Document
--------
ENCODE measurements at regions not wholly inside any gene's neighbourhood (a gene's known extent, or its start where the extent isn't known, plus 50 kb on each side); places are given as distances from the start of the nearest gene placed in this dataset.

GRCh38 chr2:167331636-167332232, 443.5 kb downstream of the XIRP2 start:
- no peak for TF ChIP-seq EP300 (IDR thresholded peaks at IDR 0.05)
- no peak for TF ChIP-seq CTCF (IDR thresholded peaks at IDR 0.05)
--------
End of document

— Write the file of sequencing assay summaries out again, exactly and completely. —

ENCODE measurements at regions not wholly inside any gene's neighbourhood (a gene's known extent, or its start where the extent isn't known, plus 50 kb on each side); places are given as distances from the start of the nearest gene placed in this dataset.

GRCh38 chr2:167331636-167332232, 443.5 kb downstream of the XIRP2 start:
- no peak for TF ChIP-seq EP300 (IDR thresholded peaks at IDR 0.05)
- no peak for TF ChIP-seq CTCF (IDR thresholded peaks at IDR 0.05)